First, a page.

It’s not often that a movie contains a really memorable line of dialogue, but this sequel to “Piranha 3D” does. It comes when a hot high-schooler named Shelby (Katrina Bowden) explains an unfortunate injury that’s befallen her boyfriend by saying, “Josh cut off his penis because something came out of my vagina.” Try hearing that and forgetting it quickly.
The “something” to which Shelby refers, of course, is not a nice something. It’s a piranha that’s apparently burrowed into her in a previous episode and decides to attach itself to poor Josh’s member when he and Shelby make love for the first time. Talk about an experience that can scar a guy for life.
All of this is characteristic of John Gulager’s “Piranha 3DD,” a horror comedy with—as the “DD” in the title indicates—a dose of soft porn, with special affection for shots of big, jiggling beasts. Unfortunately, the “DD” can also serve as a good indication of the grade even the most tolerant genre fan would assign to the movie. Its only real strong moments are a few jokes that—unlike most the trio of writers have come up with—actually work (Shelby’s line not being among them).
The previous picture, directed by Alexandre Aja, spent a lot of time explaining how hordes of prehistoric piranha found their way into Lake Victoria through a crack in the earth that broke into the underground lake they’d survived for millennia. No such matter bogs down this installment: loony, obsessive Professor Goodman (mug-master Christopher Lloyd), a holdover from its predecessor, opines about the beasties’ appearance in Arizona’s Lake Merkin (chuckle), “They must have traveled through underwater rivers and lakes.”
Anyway, the piranha show up in Lake Merkin, where they’re first seen attacking a couple of grizzled yokels looking for the bloated carcass of a cow in the water (no explanation given). The two are played by Gary Busey and John’s dad Clu Gulager—quite a comedown (and not nearly as amusing) as the Richard Dreyfuss cameo in “3D,” with all its “Jaws” allusions.
The critters soon dispatch a couple of teens, Travis (Paul James Jordan) and Ashley (Meagan Tandy), whose van slides into the water while they’re doing the nasty. That’s a matter of grave concern to heroine Maddy (Danielle Panabaker), a young marine biologist home for the summer, and deputy Kyle (Chris Zylka), her erstwhile boyfriend—as well as the other member of the romantic triangle, nerdy Barry (Matt Bush, also seen in “High School”) who’s always had a crush on Maddy.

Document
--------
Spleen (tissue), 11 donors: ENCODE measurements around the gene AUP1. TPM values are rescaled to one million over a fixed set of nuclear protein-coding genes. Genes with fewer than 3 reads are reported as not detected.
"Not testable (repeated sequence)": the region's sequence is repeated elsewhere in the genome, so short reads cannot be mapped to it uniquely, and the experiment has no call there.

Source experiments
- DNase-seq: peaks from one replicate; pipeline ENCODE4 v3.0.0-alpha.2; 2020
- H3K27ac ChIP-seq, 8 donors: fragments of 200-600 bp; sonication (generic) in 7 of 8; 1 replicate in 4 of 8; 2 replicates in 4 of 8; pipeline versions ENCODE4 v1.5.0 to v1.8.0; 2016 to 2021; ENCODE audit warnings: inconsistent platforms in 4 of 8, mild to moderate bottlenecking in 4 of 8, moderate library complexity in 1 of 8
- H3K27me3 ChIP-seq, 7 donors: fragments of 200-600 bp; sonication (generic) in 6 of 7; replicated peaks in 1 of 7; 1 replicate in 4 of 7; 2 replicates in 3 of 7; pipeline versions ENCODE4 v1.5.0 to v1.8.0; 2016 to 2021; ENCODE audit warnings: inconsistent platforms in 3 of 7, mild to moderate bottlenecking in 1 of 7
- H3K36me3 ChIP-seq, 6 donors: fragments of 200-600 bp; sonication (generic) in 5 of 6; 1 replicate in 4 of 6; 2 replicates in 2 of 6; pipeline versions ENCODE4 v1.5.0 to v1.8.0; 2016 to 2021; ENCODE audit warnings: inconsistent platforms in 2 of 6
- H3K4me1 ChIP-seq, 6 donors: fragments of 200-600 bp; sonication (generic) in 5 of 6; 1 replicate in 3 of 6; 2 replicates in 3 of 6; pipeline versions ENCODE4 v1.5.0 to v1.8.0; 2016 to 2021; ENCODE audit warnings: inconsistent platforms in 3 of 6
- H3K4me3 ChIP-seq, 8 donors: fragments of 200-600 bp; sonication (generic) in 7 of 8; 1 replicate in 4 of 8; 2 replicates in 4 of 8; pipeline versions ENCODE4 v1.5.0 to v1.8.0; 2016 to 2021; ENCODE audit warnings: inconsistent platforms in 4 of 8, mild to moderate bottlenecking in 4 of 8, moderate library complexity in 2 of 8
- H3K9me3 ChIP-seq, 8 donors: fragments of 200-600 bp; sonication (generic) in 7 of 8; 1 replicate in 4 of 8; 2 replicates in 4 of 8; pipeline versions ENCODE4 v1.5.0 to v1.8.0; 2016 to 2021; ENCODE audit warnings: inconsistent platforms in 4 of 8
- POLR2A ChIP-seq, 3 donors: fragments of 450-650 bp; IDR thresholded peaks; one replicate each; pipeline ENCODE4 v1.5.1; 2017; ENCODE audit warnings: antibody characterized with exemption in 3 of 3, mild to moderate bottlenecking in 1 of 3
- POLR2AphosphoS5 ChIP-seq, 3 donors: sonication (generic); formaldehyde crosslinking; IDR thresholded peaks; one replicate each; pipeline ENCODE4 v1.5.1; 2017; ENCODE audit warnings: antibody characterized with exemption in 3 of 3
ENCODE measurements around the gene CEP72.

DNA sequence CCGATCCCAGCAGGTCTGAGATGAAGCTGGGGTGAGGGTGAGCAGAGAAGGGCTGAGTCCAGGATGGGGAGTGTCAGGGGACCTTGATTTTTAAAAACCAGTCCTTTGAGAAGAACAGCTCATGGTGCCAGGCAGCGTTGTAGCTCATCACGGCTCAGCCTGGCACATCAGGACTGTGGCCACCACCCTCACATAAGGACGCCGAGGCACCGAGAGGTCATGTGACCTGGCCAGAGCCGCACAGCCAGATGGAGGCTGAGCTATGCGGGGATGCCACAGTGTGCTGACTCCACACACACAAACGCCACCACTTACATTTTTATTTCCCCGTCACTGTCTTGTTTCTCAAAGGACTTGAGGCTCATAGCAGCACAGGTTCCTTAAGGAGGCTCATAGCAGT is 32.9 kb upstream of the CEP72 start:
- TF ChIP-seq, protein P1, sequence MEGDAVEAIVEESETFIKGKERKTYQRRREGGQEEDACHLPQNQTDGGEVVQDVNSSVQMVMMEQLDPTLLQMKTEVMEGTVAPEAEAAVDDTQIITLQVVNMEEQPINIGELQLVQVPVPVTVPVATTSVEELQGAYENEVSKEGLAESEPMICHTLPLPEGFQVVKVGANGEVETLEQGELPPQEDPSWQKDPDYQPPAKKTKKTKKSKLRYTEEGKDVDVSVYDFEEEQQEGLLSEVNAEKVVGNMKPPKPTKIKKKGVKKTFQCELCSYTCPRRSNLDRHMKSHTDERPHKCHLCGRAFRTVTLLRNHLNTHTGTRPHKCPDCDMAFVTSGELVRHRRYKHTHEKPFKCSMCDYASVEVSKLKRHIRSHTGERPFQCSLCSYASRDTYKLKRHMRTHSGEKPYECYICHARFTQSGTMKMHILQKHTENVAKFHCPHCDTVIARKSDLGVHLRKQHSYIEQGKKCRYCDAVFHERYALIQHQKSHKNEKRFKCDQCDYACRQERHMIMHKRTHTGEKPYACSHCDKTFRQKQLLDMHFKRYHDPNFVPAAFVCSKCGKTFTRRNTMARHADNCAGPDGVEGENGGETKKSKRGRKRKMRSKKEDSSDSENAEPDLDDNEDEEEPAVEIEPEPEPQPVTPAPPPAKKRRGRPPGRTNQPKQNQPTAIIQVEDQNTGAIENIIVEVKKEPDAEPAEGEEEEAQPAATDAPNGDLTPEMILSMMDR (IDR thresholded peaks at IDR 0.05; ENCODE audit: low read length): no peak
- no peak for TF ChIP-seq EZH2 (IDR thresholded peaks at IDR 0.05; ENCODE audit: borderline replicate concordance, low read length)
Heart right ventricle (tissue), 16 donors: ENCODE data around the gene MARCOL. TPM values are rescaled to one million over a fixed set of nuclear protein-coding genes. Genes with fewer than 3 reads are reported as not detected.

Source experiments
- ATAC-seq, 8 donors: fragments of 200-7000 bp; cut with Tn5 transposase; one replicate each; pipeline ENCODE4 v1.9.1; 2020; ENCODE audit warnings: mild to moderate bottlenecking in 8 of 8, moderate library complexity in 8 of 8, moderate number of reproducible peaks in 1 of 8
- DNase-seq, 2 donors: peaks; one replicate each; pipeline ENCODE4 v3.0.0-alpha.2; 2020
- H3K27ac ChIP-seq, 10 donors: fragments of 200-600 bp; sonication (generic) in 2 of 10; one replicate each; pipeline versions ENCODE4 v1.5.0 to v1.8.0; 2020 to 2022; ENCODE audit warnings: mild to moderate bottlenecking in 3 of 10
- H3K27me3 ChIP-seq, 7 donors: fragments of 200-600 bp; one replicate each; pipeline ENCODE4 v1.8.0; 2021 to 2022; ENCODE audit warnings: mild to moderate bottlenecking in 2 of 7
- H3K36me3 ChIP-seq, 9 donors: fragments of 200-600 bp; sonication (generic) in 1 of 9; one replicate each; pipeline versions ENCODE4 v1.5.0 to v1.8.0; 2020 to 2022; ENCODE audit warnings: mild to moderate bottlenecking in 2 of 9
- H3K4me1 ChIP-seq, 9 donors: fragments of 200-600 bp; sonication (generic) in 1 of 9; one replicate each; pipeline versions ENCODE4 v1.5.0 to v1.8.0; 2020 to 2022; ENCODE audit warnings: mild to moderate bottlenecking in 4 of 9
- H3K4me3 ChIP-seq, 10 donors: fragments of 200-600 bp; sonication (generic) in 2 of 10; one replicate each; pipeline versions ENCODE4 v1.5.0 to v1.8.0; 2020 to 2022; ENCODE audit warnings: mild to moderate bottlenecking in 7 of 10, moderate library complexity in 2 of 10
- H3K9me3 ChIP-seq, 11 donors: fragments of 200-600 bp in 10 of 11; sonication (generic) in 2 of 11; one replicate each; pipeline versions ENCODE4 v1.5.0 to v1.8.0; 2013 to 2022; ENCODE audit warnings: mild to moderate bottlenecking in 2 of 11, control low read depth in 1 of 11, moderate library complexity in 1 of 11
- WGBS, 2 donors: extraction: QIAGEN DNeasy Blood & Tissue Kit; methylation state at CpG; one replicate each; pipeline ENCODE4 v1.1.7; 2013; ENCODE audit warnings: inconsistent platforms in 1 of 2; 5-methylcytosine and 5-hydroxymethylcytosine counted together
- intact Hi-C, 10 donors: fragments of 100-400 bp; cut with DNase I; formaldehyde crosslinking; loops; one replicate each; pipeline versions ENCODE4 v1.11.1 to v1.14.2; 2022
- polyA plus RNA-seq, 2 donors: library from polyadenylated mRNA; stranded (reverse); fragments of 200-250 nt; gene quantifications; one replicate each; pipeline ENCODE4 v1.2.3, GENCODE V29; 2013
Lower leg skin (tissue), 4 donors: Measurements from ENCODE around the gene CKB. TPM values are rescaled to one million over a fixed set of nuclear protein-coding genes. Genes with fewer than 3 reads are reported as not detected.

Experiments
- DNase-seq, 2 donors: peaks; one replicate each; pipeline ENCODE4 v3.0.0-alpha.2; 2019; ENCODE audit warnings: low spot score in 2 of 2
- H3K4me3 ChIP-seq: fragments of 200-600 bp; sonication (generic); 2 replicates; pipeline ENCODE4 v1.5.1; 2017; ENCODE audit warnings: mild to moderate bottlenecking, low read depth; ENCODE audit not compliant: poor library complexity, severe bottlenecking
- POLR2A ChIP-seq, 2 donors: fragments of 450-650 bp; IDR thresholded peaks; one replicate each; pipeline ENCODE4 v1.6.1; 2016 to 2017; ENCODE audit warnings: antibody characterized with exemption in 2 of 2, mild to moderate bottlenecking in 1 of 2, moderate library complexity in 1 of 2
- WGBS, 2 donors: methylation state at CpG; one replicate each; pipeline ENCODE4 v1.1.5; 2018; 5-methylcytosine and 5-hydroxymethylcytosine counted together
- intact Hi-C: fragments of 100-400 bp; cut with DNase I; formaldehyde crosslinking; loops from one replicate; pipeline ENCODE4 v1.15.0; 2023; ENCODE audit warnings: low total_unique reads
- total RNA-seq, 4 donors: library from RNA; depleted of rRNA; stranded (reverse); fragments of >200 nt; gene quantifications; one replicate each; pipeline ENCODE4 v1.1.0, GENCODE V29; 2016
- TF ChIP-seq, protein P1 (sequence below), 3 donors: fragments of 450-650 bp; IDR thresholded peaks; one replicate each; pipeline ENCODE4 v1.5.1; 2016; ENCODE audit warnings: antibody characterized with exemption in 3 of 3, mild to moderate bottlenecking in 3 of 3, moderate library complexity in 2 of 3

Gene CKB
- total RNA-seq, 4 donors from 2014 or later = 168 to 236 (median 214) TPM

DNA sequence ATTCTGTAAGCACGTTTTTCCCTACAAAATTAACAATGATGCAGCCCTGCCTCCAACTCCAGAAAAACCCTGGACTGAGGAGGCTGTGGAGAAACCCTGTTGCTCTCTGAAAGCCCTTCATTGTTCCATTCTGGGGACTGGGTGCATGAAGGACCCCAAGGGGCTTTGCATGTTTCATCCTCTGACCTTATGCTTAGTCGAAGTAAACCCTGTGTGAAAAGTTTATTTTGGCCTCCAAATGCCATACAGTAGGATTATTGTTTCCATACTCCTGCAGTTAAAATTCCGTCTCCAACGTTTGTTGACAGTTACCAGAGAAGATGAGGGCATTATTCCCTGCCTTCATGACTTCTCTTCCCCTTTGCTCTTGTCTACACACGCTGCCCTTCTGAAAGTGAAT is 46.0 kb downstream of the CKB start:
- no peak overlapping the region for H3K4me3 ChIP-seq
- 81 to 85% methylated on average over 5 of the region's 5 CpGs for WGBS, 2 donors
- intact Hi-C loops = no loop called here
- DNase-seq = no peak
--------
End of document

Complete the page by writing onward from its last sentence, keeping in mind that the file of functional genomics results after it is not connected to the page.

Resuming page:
Barry also works at a water park called The Wet Spot (ha!), built by Maddy’s mother but now remade into a sleazy joint catering to the “adult” trade as well as families by her obnoxious stepfather Chet (David Koechner, of the notorious twisted mouth). Like the mayor in “Jaws,” he refuses to close down his operation when danger threatens; to the contrary, he’s built an illegal well that will bring water directly from the lake into his pools. Naturally the park is attacked by swarms of the flesh-eating fish.
The resultant bloodletting goes on a long time, but Gulager goes for laughs rather than scares, which is good because frankly the piranha, which fly into the audience’s faces at every opportunity, look like really bad rubber models. So he gives us lots of boob shots, and perhaps to balance off the vagina-centered Shelby incident, has one of the park attendants, a burly, mop-haired goofball named Big Dave (Adrian Martinez), get a fish up the anus, as we see in extreme close-up not once but twice. (Actually, Martinez is a lot grosser than the piranha, even before he gets it in the ass.)
As if that weren’t enough, for the big finish “Piranha 3DD” brings in Ving Rhames from the last picture, complete with prosthetic legs that also serve as rifles. And David Hasselhoff, playing what one hopes is an exaggerated version of himself, whom Chet has hired to impersonate a lifeguard on opening day. The Hoff gets to preen and pose his way through a ham-fisted “Baywatch” parody that frankly goes on much too long (including into the interminable final credits, crammed with “updates,” flubs and other outtakes). When, on arriving at the pool, Hasselhoff mutters, “Welcome to Rock Bottom,” there’s a rueful accuracy to the remark.
If there were still a market for third-billed drive-in fare such as the stuff American International churned out in the fifties, “Piranha 3DD” would certainly qualify. Now, its logical berth might be as an early-morning diversion at a drunken frat party. In any other venue—like the few theatres into which it’s been briefly dumped, presumably to escape the “non-theatrical” stigma in a Blu-ray issue—it’s totally out of place. Witless, technically slipshod, and neither remotely scary nor titillating, it pretty much fails on all levels.
But Shelby’s line is definitely a keeper.